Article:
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When writing for your site, it’s true that content is key and plays a very large part in increasing conversions and keeping people coming back to your site. However, there is a big difference between user-friendly content and… well, not-so-user-friendly content. Consider what draws your attention – would you rather read a list of key points with subheadings or lengthy paragraphs of copy? Personally, and I think it goes for most people, I tend to scan things before I read them and if I find something interesting, I go back and read the rest. A good thing to keep in mind is that if it looks like a research paper, chances are users are probably not reading it.

However, creating ‘easy-to-read’ copy is a lot easier said than done but because it’s so important, it’s vital to understand what it takes to create user-friendly content.

The Key “Points” of Readability

  • Bullet points provide an easy way to break up text and draw the readers’ eye to the most important points (see what I’m doing here?).
  • Lists, again, are a great way to break up content to make your content appear more user-friendly. From numbers to bullet points, lists are the perfect way to wrap up your key thoughts without overloading the user with text.
  • Bolded subheadings also aid in breaking up text and let the reader know what they’re about to read. This makes it easy for the user to skip around the page to read only the parts the interest them.
  • White space cannot be stressed enough – don’t make your web pages look like research papers. You can use short paragraphs with white space in between to make it more readable and easier on the eyes.
  • Mixed media is another way to break up text to make your site content more readable. From pictures to videos, give your reader something to look at that relates to your content.

It’s About Design, Too

While content is a key component to a great site and has a strong influence on readability, there are certain web design aspects that also affect your website’s readability. Aside from keeping content short, concise, and to the point, it’s also important to ensure your website’s design is effectively conveying this content. Things such as alignment, color contract, and font all play a part in making your site more user-friendly.

  • Font is often the most overlooked aspect of web design but is also one of the most important. Always use legible font sizes and font types that are web-safe.
  • Contrast is important when it comes to readability. Light grey text on a white background may look slick to you, but for someone else, it may be completely unreadable. Similarly, if you have a dark background you should probably make the text as light as possible. While contrast is important, color is also important in creating an attractive web design so don’t be afraid to use it!

Alignment also plays an important part in readability. Not only does it look nice but scattered web components look unattractive to the eye, reducing site readability.

It’s important to keep content simple and to the point, while making use out of lists, white space, and subheadings. The implementation of a good design has a huge effect on readability as well. While there is a large variety of things that affect your sites readability, content and design play a large part and oftentimes go hand-in-hand.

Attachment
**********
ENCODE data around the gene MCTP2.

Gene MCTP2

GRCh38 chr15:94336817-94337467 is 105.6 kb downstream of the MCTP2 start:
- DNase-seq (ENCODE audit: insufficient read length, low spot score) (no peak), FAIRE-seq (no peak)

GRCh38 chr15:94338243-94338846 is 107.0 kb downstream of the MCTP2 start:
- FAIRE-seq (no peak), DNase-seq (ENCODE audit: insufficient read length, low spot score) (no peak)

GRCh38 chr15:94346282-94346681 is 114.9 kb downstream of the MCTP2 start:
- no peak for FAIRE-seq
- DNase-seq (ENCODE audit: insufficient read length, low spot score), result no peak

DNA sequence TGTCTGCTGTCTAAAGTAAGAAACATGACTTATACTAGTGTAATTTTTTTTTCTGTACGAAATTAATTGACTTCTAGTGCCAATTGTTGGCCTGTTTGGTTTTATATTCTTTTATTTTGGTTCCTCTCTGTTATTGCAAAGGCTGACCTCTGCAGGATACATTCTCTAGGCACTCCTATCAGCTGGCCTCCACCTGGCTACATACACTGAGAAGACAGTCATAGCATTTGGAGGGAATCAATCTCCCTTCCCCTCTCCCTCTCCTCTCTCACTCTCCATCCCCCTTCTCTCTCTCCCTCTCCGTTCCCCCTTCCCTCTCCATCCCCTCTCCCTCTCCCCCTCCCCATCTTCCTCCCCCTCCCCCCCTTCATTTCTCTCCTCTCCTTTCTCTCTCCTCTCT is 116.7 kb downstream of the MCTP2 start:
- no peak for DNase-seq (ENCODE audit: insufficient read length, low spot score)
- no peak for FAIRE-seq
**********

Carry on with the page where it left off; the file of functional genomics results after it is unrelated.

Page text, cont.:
Image of Gene Simmons from KissThis is my first blog post for WebiMax and I’d hate to start things off on the wrong foot. So, first and foremost, I’d like to apologize for misleading any Gene Simmons fans.  As much as I’d love to tie The Demon and Starchild to SEO, I think I’ll save that for a later date.

I do want to talk about KISS, though: Keep it simple, stupid!

This is probably the best advice I can give to content creators. It’s the key to good, attractive web content. And as we know in SEO and business, in general, good web copy can be your biggest asset.

So what do I mean by writing clear copy and keeping it simple?


We’ve all been there. We’ve all started to read something only to feel completely lost after the first sentence. So what do we do?  We go back and read it again. Once we think we’ve got it, we move onto the next sentence. Then, sure enough we come across another sentence that causes us to pause and re-read it.  It’s exhausting.

In order to have good web copy it needs to be engaging. One sentence should flow into the next.  Your readers should be able to get through the entire page without feeling they had to labor.  Of course, this doesn’t mean you have to sacrifice quality, though.  Sometimes the wisest words are found in the shortest sentences.

Brevity is Best

This should apply to all forms of writing but it is particularly true with the web.  Simply put, people don’t read–they scan.  This means you need to be strategic with your writing. Big, long chunks of text intimidate users. Common language, short sentences, short paragraphs, headings, and bullet points are your allies.

By doing so, you drastically increase the number of users who will actually read your content.  After all, isn’t that the goal?

This is Nothing New

Clarity has always been instrumental in good writing.  If you pick up any writing book, most harp on simplicity.  Whether you prefer to read Strunk and White or Stephen King’s memoir, they all talk about being clear in your writing.  When people label a piece as “a good read” it’s usually because it connects with them; it doesn’t soar over their heads.  And that’s because the author kept things simple–they engaged and conversed with the reader.

In the words of W.B. Yeats: “Think like a wise man but express yourself like the common people.”

As a senior copywriter at WebiMax, I look forward to sharing more blog posts on content and how it can help your business. For more information, please feel free reach out to me at dheinkel(at)